Day 2 - Weird Cases - Custody Battle with a Difference

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Day 2 - Weird Cases - Custody Battle with a Difference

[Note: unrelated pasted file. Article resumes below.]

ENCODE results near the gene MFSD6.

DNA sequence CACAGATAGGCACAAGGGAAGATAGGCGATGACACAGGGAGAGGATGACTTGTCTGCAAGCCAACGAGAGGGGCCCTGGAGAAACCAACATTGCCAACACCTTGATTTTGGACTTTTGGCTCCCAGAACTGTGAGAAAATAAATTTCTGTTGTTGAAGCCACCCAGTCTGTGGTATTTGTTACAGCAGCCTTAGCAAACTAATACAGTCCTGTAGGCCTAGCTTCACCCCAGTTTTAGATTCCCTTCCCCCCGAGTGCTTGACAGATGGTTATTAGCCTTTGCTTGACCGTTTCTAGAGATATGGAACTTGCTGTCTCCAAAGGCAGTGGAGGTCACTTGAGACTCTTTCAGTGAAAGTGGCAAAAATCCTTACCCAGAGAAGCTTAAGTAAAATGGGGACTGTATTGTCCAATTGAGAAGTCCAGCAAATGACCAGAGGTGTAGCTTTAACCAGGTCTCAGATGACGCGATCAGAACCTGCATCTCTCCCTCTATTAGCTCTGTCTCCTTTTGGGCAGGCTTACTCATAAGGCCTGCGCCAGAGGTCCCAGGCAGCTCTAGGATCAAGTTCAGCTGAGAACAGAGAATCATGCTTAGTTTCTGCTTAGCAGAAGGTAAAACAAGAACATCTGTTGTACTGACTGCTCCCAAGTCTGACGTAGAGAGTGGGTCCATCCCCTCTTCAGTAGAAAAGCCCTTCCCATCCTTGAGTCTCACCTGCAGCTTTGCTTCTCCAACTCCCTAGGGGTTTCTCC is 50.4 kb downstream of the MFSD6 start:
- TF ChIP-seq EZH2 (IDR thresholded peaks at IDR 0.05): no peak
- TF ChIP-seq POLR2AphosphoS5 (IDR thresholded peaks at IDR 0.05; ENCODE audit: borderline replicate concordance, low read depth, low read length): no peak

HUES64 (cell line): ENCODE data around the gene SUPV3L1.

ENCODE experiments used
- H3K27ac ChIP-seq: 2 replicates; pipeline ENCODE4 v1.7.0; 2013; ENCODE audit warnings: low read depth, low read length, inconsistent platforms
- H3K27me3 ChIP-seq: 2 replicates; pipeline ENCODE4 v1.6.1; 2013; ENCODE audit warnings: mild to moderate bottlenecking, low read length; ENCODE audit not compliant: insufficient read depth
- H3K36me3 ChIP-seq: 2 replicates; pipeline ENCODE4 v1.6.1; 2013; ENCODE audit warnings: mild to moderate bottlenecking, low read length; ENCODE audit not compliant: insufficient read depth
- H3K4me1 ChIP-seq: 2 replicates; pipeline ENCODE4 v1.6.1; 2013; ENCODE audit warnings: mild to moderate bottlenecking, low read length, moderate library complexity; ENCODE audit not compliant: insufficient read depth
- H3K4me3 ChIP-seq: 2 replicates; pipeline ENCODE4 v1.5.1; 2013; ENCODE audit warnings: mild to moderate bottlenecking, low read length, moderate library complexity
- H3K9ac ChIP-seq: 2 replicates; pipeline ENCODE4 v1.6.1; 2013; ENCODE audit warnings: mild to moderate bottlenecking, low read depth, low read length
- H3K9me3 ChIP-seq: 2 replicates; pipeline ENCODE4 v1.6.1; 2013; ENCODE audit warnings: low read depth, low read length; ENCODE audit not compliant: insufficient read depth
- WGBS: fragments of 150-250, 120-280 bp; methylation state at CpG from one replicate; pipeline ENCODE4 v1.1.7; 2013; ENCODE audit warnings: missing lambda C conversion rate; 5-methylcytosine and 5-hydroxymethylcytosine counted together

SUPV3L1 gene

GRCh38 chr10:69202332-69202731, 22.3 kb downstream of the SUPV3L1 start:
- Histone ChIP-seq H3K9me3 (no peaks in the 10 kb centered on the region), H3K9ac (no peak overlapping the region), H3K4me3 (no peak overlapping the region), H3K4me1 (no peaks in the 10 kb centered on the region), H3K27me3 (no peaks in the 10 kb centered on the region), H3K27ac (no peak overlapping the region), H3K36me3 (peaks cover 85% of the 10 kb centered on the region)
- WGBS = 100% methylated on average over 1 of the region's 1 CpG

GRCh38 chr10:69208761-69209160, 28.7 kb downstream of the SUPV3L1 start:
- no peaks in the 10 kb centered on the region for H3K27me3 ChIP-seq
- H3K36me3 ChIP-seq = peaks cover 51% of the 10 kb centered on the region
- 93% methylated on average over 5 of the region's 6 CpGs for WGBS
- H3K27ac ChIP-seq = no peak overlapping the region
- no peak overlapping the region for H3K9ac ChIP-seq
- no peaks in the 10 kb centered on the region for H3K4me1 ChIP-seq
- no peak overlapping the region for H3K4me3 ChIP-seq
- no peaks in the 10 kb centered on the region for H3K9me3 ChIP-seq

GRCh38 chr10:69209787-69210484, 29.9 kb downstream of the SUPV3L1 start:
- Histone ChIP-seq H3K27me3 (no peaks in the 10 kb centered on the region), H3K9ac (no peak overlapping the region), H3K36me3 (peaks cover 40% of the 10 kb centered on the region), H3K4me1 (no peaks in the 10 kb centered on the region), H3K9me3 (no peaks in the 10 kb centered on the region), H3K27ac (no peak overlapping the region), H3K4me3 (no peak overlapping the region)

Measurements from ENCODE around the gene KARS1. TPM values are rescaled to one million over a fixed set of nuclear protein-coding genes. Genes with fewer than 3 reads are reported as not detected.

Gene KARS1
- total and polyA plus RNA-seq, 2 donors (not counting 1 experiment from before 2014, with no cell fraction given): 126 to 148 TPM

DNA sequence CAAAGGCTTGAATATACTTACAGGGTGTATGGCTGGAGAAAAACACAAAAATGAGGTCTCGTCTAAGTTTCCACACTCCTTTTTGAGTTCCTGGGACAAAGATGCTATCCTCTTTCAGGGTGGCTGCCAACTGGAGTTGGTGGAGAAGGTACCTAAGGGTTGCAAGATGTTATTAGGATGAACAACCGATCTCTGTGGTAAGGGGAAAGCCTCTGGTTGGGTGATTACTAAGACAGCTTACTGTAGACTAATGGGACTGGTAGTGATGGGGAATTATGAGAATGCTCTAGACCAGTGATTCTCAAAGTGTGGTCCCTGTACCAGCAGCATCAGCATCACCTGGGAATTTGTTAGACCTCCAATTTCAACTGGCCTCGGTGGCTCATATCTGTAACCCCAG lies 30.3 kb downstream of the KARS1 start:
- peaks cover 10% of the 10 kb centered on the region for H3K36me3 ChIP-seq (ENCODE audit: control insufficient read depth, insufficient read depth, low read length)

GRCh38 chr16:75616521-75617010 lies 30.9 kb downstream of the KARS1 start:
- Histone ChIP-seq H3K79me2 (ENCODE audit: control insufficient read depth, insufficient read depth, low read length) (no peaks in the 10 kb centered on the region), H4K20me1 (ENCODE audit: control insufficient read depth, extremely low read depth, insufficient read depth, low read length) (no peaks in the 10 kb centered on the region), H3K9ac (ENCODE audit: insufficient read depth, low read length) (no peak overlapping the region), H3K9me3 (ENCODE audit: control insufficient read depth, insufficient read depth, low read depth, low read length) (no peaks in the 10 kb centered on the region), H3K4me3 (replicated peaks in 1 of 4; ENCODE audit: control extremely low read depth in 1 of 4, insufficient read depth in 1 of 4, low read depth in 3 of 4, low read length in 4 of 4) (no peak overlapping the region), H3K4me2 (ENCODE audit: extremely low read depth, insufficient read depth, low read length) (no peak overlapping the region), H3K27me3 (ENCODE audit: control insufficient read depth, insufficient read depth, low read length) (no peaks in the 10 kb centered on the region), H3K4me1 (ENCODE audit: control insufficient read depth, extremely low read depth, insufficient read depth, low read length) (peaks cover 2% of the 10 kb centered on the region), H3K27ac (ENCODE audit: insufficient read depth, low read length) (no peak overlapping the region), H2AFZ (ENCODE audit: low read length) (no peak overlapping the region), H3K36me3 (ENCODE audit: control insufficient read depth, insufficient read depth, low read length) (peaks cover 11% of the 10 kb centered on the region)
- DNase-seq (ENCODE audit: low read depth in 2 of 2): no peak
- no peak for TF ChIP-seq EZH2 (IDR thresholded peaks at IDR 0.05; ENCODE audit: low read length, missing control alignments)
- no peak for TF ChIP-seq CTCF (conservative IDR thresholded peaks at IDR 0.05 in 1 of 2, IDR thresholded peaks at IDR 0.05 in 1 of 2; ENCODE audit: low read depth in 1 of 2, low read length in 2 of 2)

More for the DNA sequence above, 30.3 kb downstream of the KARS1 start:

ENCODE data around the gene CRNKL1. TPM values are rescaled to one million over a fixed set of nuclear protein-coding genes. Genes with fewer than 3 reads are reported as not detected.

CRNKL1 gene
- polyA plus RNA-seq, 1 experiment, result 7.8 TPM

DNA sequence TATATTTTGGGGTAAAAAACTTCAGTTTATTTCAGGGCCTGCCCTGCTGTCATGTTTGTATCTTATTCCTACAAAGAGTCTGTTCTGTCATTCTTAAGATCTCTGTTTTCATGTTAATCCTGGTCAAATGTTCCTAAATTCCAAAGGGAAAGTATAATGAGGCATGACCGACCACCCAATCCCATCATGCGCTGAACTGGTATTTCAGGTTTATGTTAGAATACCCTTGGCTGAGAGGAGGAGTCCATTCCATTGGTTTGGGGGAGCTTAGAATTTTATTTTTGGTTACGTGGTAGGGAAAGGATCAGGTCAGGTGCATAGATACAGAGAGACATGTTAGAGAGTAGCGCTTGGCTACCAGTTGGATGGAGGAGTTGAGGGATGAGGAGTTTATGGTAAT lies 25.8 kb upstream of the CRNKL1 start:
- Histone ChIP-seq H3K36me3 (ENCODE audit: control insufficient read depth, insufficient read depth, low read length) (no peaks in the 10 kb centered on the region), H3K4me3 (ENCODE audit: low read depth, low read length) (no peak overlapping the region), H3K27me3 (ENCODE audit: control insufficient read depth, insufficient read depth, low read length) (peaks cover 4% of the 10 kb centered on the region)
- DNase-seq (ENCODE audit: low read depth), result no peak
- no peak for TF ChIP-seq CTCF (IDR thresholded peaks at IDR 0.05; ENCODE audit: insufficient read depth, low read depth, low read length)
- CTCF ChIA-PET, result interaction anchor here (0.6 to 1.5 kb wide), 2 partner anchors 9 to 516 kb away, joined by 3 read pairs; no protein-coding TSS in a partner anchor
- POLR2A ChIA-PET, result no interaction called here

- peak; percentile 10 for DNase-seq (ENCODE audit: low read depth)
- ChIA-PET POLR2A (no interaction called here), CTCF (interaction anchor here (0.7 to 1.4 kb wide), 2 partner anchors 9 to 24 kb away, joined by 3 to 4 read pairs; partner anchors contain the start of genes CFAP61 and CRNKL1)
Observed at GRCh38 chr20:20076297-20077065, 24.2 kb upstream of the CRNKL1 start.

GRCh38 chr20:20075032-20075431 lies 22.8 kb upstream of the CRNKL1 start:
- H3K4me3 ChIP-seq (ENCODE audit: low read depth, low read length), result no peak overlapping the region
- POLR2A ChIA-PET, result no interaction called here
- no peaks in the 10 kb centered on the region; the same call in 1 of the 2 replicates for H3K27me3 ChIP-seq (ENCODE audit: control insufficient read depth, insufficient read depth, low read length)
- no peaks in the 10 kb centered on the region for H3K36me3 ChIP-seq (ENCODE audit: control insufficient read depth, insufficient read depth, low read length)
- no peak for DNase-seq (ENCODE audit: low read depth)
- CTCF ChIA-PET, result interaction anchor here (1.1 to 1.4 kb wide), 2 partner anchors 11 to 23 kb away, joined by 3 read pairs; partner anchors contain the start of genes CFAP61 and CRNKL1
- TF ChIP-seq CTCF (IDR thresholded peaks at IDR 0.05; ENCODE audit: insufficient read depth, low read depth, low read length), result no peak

1. 1. WEIRD CASESAt the centre of a recent custody battle in Sarasota County Circuit Court, Florida sat theexceptionally cute Eli. He is only 11-months old and still in nappies. He doesn’t understandthe legal fight over him between James Casey and Virginia Valbuena. Of course, it’s alwaysdifficult for someone so young to understand litigation but for Eli it is especially challengingbecause he is a chimpanzee.Eli has lived with Valbuena in Florida for most of his life. According to her, Eli is from a wildlifepark in California. She says she collected him from his owners when they brought him over toa chimp habitat in Missouri – a mutually convenient meeting place. Valbuena is training Eli fora Hollywood company.However, Casey, who brought this legal action, claims that Eli was born on a chimpanzeehabitat he used to run with his wife in Missouri – the same habitat from which Valbuenapicked up her chimp. In divorce proceedings, Casey’s wife had been ordered not to sell any oftheir animals but, Casey says, she violated that court order by selling Eli, who is worth$65,000, to Valbuena. Chimps don’t have birth certificates and proving their parentage isdifficult so Casey brought this action to obtain an order for Eli to be given a DNA test.Casey’s lawyer argued that “If it’s good for the state of Florida to execute people based onDNA evidence, I think its good enough to determine the lineage of this animal”.An initial dispute arose about whether it would be okay for a chimp to attend court. Valbuenapromised that Eli would be well-behaved - apart from sleeping all he likes to do is kiss andcuddle. Valbuena said that lawyers would not be able to tell the difference between Eli and ababy “unless they looked closely”. In the event, Eli had to wait outside the court while peopleinside went ape.The court heard that here were several reasons why Casey held a bona fide belief that Eliwas his: the age and appearance of the chimp, and a previous business relationship betweenhis ex-wife and Valbuena. Casey’s lawyer said that “the only way to be 100 per cent certainof the provenance of the animal is for the court to order a DNA test” and for the results to becompared with those of other chimpanzees in Missouri. That proposal was opposed byValbuena’s lawyer on the basis that, unlike similar tests run by the Department of Revenue inchild paternity cases, the potential for fraud in a chimp case would be “off the charts”.Judge Roberts dismissed the case but said he was open to another application from Casey infuture if more evidence was provided that Eli was his property. This case isn’t the first toinvolve a chimpanzee. One has even been a client. In a California case in 1999 a courtagreed that a San Francisco lawyer could represent a chimpanzee called Moe - he is stillmuch-loved in San Francisco for his fun, energy and cheeky manoeuvres, and so is thechimp.Gary Slapper is Professor of Law at The Open University. His new book Weird Cases ispublished by Wildy, Simmonds & Hill.These articles were published by The Times Online as part of the weekly column written byGary Slapper

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